This study uses non-parametric methods to examine the difference in trading behavior between Chapter 11 bankruptcy firms and non-bankruptcy firms traded on New York Stock Exchange (NYSE)/American Stock Exchange (AMEX) exchanges. It documents new evidence about the anomaly of insider purchases rather than sales prior to Chapter 11 bankruptcy announcements. Insiders of Chapter 11 bankruptcy firms purchase significantly fewer shares than insiders of the control firms before the bankruptcy announcement. Although insider trading volume declines long before the announcement, the decline is statistically significant only during the 3-month period before the announcement. The study, however, finds no significant difference in trading behavior between insiders of firms that ceased to trade on and those that continue to trade on the NYSE/AMEX within 5 years after the bankruptcy announcements.
This study utilizes the Miles and Snow typology within the context of firms in Chapter 11 bankruptcy. We specifically examine (1) the impact of constituent influence on management's choice of strategic archetype (prospector, defender, or reactor) and (2) whether successful emergence from Chapter 11 is more likely when managers propose prospector strategies which focus on marketing and product innovation, defender strategies which focus on cost efficiency, or reactor strategies which have no clearly defined orientation. Results of the study suggest that when firms are in distress, external constituents influence them not to pursue reactor strategies. Further findings indicate that firms with prospector strategies and well-defined marketing plans are most likely to emerge from Chapter 11.
This study considers the role of corporate reputation and its relation to quality, perceived value, and loyalty in an online context. This milieu potentially challenges the relevance of the reported findings from the more traditional retail marketing situations. In this respect, a number of important questions are raised concerning how perceived value and quality impact on online loyalty and the effect corporate reputation has on this process. Research was conducted among customers of two diverse online vendors, one dealing in books and the other in shares. Findings from the two samples suggest that corporate reputation has a direct effect on online loyalty and provides an important mediating effect for perceived value and aspects of quality in terms of their impact on online loyalty.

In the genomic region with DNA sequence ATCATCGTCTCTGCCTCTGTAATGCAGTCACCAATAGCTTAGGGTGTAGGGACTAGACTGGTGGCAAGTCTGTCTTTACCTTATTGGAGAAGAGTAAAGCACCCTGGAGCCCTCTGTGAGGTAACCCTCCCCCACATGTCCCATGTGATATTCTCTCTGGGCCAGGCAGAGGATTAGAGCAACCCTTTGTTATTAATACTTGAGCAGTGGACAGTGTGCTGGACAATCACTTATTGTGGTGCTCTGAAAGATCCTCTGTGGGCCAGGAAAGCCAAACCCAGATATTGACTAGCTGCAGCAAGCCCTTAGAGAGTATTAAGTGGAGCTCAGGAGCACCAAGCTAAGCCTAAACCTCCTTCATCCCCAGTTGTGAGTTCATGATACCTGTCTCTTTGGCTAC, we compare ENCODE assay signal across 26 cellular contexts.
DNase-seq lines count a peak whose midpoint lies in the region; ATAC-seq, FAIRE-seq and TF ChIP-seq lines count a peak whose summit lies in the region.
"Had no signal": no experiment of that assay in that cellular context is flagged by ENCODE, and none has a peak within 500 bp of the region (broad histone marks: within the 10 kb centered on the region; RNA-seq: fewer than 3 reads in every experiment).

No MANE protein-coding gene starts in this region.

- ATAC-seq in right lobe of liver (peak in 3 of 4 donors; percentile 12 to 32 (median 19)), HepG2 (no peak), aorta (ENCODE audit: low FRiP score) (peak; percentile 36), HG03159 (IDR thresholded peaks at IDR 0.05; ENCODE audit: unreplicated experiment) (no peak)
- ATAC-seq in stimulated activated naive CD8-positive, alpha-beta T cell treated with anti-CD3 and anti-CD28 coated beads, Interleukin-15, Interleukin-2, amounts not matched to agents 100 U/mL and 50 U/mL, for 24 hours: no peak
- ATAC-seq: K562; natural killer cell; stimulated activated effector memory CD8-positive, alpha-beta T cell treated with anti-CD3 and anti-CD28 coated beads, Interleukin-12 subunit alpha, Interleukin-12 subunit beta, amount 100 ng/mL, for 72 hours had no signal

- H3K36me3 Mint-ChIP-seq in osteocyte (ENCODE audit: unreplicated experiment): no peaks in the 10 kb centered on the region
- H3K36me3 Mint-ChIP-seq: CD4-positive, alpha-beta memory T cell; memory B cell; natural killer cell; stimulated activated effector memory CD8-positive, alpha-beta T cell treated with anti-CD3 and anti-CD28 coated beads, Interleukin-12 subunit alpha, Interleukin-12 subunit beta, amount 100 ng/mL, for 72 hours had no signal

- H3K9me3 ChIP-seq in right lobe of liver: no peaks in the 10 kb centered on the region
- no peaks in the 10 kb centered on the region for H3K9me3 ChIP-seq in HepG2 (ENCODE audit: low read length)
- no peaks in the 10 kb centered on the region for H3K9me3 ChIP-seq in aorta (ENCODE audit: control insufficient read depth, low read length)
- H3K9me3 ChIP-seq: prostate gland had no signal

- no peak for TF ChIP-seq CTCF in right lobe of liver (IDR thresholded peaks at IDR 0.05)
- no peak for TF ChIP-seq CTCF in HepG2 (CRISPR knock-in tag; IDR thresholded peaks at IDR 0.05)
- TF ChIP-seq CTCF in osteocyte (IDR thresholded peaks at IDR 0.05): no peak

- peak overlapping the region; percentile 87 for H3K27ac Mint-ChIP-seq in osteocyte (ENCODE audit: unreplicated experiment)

Sales of a brand are determined by measures such as how many customers buy the brand, how often, and how much they also buy other brands. Scanner panel operators routinely report these “brand performance measures” (BPMs) to their clients. In this position paper, we consider how to understand, interpret, and use these measures. The measures are shown to follow well-established patterns. One is that big and small brands differ greatly in how many buyers they have, but usually far less in how loyal these buyers are. The Dirichlet model predicts these patterns. It also provides a broader framework for thinking about all competitive repeat-purchase markets—from soup to gasoline, prescription drugs to aviation fuel, where there are large and small brands, and light and heavy buyers, in contexts as diverse as the United States, United Kingdom, Japan, Germany, and Australasia.Numerous practical uses of the framework are illustrated: auditing the performance of established brands, predicting and evaluating the performance of new brands, checking the nature of unfamiliar markets, of partitioned markets, and of dynamic market situations more generally (where the Dirichlet provides theoretical benchmarks for price promotions, advertising, etc.). In addition, many implications for our understanding of consumers, brands, and the marketing mix logically follow from the Dirichlet framework. In repeat-purchase markets, there is often a lack of segmentation between brands and the typical consumer exhibits polygamous buying behavior (though there might be strong segmentation at the category level). An understanding of these applications and implications leads to consumer insights, imposes constraints on marketing action, and provides norms for evaluating brands and for assessing marketing initiatives.